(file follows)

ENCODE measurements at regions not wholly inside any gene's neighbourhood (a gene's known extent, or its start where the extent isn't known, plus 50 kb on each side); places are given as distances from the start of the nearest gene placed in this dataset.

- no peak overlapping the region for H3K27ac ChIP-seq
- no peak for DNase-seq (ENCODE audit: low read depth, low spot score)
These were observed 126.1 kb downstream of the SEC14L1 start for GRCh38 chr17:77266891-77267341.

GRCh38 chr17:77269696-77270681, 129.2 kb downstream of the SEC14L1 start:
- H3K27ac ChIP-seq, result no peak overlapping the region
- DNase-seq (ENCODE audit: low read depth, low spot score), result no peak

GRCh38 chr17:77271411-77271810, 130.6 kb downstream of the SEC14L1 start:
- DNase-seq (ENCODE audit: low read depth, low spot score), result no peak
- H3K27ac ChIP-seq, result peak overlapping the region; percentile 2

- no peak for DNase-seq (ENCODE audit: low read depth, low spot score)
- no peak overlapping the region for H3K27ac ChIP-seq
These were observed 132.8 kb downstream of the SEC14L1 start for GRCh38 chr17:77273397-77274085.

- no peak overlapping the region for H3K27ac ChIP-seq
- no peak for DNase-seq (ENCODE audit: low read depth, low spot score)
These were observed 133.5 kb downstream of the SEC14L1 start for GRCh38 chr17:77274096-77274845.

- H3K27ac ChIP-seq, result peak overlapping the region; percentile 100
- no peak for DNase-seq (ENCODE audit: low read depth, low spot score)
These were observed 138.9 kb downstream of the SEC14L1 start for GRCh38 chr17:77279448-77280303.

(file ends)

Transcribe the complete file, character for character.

ENCODE measurements at regions not wholly inside any gene's neighbourhood (a gene's known extent, or its start where the extent isn't known, plus 50 kb on each side); places are given as distances from the start of the nearest gene placed in this dataset.

- no peak overlapping the region for H3K27ac ChIP-seq
- no peak for DNase-seq (ENCODE audit: low read depth, low spot score)
These were observed 126.1 kb downstream of the SEC14L1 start for GRCh38 chr17:77266891-77267341.

GRCh38 chr17:77269696-77270681, 129.2 kb downstream of the SEC14L1 start:
- H3K27ac ChIP-seq, result no peak overlapping the region
- DNase-seq (ENCODE audit: low read depth, low spot score), result no peak

GRCh38 chr17:77271411-77271810, 130.6 kb downstream of the SEC14L1 start:
- DNase-seq (ENCODE audit: low read depth, low spot score), result no peak
- H3K27ac ChIP-seq, result peak overlapping the region; percentile 2

- no peak for DNase-seq (ENCODE audit: low read depth, low spot score)
- no peak overlapping the region for H3K27ac ChIP-seq
These were observed 132.8 kb downstream of the SEC14L1 start for GRCh38 chr17:77273397-77274085.

- no peak overlapping the region for H3K27ac ChIP-seq
- no peak for DNase-seq (ENCODE audit: low read depth, low spot score)
These were observed 133.5 kb downstream of the SEC14L1 start for GRCh38 chr17:77274096-77274845.

- H3K27ac ChIP-seq, result peak overlapping the region; percentile 100
- no peak for DNase-seq (ENCODE audit: low read depth, low spot score)
These were observed 138.9 kb downstream of the SEC14L1 start for GRCh38 chr17:77279448-77280303.